Counseling offers programs in the following areas:

For further information, consult the Graduate Catalog.

The Council for Accreditation of Counseling and Related Educational Programs (CACREP) [5999 Stevenson Avenue, Alexandria, VA 22304; (800) 347-6647], a specialized accrediting body recognized by the Council on Post-Secondary Accreditation (COPA), has conferred accreditation to the following areas of study for the degree in counseling in the Department of Counseling, Development and Higher Education at the University of North Texas:

Courses of Instruction

See Graduate Catalog for Courses of Instruction.

Development, Family Studies and Early Childhood Education

Student Advising Office
Matthews Hall, 105
(940) 565-2736

Career Advising
Matthews Hall, 119
(940) 565-4646

Web site: www.unt.edu/chd/

Faculty

Professors Dixon, Jacobson, Lawhon, Morrison. Associate Professors Glover, Schertz. Assistant Professors Cottle, Nievar, O’Donnel, Robles-Goodwin. Lecturer Hagen.

Introduction

Development, Family Studies and Early Childhood Education provides students a program of study and career opportunities in a selected emphasis area focusing on foundations in developmental and/or family studies. Emphasis areas include: Administration and Training, Early Childhood Development and Intervention, Family and Community, and Human Development.

A graduate completing required courses in Family and Community may file a short application and be approved as a provisional Certified Family Life Educator (CFLE) through the National Council on Family Relations Academic Program review process. A student completing required courses in Early Childhood Development and Intervention may pursue credentialing as an Early Intervention Specialist Professional with the Texas Interagency Council on Early Childhood Intervention.

Programs of Study

The department offers undergraduate and graduate degrees in the following areas:

Students interested in pursuing teacher certification in early childhood education (EC-4) should consult the information regarding the Bachelor of Science in Interdisciplinary Studies offered through the Department of Teacher Education and Administration (see section regarding Admission to Teacher Certification also in this catalog).

Bachelor of Science in Development and Family Studies

Non-Teacher Certification

Degree Requirements

1. Hours Required and General/College Requirements: A minimum of 127 semester hours, of which 42 must be advanced, and fulfillment of degree requirements for the Bachelor of Science degree as specified in the “General University Requirements” in the Academics section of the catalog and the College of Education requirements.

2. Major Requirements:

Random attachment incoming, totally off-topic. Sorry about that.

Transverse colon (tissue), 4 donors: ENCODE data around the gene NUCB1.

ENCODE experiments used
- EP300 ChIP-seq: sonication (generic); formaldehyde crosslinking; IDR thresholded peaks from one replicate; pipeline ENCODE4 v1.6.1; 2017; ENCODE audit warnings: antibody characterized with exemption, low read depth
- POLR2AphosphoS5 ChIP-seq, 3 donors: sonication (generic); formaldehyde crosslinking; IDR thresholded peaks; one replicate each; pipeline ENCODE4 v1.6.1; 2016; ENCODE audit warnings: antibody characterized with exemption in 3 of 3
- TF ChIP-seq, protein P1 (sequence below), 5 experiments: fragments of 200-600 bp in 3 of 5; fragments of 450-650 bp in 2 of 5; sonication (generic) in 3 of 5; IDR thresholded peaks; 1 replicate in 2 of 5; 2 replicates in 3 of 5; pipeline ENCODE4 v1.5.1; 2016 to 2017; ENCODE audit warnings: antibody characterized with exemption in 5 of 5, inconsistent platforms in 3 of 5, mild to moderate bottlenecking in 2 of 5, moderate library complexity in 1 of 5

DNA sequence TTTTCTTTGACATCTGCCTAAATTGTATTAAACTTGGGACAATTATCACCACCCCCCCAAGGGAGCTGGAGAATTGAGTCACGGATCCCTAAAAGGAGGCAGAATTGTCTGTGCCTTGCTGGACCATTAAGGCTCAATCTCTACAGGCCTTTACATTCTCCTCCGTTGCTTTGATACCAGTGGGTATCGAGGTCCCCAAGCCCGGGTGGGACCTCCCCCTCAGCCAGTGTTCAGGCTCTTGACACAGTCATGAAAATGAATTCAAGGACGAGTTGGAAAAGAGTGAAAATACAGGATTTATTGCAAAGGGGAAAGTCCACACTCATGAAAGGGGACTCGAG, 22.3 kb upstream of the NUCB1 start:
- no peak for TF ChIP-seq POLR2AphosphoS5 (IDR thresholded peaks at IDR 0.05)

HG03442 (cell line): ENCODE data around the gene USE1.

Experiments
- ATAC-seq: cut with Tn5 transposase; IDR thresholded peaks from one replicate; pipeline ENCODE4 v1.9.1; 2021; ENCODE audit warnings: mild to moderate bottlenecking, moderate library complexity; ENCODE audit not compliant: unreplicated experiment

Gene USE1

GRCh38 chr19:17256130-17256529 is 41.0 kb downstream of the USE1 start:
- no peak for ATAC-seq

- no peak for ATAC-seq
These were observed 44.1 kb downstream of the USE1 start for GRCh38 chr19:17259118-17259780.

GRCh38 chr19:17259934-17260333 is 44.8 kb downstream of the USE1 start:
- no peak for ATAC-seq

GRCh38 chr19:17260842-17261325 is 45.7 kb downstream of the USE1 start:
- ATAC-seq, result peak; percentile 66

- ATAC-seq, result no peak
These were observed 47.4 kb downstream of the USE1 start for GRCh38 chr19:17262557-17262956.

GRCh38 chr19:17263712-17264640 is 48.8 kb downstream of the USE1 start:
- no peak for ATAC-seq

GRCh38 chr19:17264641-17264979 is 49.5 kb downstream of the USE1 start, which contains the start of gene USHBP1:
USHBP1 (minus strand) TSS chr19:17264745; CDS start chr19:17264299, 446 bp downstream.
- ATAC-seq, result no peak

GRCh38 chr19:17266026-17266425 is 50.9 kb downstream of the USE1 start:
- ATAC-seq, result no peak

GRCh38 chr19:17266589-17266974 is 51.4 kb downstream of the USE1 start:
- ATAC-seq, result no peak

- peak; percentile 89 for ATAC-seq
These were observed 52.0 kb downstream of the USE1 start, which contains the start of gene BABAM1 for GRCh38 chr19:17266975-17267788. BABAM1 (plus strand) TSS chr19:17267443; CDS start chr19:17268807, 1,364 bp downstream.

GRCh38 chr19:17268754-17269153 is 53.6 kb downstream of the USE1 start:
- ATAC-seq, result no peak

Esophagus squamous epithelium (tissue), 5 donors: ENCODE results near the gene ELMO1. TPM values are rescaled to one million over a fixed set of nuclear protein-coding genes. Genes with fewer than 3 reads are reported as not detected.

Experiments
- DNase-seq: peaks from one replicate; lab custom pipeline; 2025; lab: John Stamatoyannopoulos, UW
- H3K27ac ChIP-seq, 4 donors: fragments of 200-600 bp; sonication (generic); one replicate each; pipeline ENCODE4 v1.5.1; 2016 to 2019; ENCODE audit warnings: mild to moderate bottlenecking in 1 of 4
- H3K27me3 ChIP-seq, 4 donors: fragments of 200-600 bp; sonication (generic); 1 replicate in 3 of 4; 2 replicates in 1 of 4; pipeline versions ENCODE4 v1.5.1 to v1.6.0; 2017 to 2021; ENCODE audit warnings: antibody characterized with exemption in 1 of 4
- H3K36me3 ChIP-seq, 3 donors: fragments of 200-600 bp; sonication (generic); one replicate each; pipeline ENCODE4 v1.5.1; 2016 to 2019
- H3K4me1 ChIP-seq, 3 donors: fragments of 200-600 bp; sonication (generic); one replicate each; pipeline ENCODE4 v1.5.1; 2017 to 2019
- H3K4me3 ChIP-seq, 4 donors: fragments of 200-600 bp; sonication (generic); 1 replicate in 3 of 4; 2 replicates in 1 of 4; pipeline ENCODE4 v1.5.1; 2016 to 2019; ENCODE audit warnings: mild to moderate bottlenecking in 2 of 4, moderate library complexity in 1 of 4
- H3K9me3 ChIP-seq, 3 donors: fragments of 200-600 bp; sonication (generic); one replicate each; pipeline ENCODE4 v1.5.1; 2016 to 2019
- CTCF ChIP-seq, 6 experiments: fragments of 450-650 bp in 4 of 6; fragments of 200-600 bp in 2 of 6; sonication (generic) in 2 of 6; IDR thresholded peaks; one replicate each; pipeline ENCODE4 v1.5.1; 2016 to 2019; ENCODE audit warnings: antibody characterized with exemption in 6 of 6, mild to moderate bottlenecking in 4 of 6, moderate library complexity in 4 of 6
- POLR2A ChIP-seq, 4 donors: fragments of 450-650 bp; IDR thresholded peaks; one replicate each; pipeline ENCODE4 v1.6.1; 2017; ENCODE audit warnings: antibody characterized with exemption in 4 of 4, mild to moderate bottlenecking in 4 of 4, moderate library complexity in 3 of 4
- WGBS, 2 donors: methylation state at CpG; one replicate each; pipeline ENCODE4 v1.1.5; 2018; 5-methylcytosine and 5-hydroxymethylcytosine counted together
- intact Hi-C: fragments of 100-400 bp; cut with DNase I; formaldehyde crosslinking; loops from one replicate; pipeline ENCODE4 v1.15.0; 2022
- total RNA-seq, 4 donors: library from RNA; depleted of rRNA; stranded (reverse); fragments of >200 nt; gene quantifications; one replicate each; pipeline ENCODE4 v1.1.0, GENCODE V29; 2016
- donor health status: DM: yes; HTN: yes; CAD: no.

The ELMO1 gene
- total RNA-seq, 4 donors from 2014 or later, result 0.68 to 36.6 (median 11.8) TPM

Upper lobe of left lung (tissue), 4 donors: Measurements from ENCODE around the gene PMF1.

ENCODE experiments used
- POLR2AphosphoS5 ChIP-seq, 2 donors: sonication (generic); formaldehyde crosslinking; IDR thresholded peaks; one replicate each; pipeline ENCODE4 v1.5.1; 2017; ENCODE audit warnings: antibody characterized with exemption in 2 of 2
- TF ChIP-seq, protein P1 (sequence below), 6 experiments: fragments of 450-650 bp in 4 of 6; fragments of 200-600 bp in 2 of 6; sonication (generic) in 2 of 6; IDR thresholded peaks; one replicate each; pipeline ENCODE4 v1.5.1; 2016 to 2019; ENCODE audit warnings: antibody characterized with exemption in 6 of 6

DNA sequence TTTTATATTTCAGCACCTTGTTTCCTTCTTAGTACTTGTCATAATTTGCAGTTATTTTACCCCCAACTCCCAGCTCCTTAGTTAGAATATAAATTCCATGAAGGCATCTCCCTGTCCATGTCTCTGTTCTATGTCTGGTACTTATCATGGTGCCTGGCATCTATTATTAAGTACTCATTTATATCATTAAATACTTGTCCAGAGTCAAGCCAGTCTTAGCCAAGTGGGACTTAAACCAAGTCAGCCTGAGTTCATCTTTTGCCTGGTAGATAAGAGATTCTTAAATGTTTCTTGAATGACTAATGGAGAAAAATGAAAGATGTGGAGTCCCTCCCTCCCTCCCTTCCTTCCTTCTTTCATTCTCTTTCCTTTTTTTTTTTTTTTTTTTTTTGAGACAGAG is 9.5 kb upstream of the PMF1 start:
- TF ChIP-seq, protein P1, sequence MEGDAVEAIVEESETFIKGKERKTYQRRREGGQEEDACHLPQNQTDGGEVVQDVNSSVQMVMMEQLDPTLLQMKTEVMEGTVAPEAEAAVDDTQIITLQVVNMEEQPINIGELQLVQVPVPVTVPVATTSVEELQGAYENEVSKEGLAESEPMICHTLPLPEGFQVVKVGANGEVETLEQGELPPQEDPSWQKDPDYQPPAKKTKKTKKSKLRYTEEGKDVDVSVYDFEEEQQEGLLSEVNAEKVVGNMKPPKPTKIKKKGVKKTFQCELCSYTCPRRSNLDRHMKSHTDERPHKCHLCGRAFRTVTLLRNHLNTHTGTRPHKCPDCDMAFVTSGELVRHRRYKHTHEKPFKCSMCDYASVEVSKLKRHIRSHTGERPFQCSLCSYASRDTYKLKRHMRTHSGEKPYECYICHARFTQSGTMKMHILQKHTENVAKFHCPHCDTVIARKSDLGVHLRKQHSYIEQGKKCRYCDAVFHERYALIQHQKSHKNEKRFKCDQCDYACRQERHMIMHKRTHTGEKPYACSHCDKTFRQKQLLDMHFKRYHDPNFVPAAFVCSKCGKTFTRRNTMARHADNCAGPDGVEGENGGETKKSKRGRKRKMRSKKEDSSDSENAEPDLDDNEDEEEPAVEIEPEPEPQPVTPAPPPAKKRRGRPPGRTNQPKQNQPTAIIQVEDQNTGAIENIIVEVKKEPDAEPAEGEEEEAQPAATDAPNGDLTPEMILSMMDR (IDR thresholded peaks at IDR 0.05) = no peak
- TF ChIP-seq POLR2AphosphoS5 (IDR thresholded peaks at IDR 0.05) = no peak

DFEC core (16 hours): DFEC 1013, 1023, 2033, 4011 and 4023. It is recommended that students enroll in DFEC 1013 and 1023 during their first term/semester in the program.

Core requirements include one 3-hour unpaid practicum (DFEC 4023) related to the student’s selected emphasis area (see below). Students must complete a minimum of 150 clock hours to meet this requirement. Some students may be required to complete a second practicum (DFEC 4033). Students should have senior status and have completed DFEC 4011 before beginning a practicum. Liability insurance is required for all practicum students. Permission to enroll in a practicum and approval of the practicum site are required. Students must have completed the following courses to be eligible for enrollment in:

Emphasis area: Students must also complete course requirements for one of the following emphasis areas chosen with the advice of a faculty member within the program area:

Administration and Training (39 hours): DFEC 3113, 3123, 3213, 4133, 4223, 4233, 4243, 4333, 4413, 4423, 4253; PSYC/AGER 3480; ATTD 4000.

Early Childhood Development and Intervention (39 hours): DFEC 3113, 3123, 3213, 4233, 4243, 4253, 4333, 4423; SMHM 1450; SLIS 4420; SPHS 3080; KINE 3500; EDSP 3210.

Family and Community (33 hours): DFEC 2313, 3113, 3123, 3323, 4133, 4233, 4333, 4413, 4423; PSYC/AGER 3480; ATTD 4000.

Human Development (30 hours): ATTD 4000; DFEC 3113, 3123, 3323, 4133, 4233; KINE 3500; PSYC/AGER 3480; PSYC 3610 and PSYC 3650 (or SOCI 4870 and 4880).

3. Minor Requirements: A minimum of 18 hours, 6 of which must be advanced, in a field of study outside Development, Family Studies and Early Childhood Education, chosen in consultation with a member of the faculty.

4. Electives: To complete the minimum of 127 hours (6 hours of required electives are specified for students seeking Certified Family Life Educator or Early Intervention Specialist Professional credentials).

5. Other Course Requirements: CECS 1100 or CSCE 1020 or BCIS 2610.

6. Other Requirements: An overall minimum 2.50 GPA and a minimum 2.50 GPA in course work in the development and family studies major are required for graduation. Twenty-four of the student’s last 30 hours must be completed at UNT.

Students who are interested in research and preparing for graduate studies are advised to take a research practicum and complete a senior thesis. Any student who is interested in research should meet with a faculty adviser early in the program to plan an appropriate minor and electives and to seek approval for choosing a senior thesis.

Students majoring in development and family studies must contact the Student Advising Office, Matthews Hall, Room 105, to prepare their degree plans.

Bachelor of Science in Development and Family Studies with Teacher Certification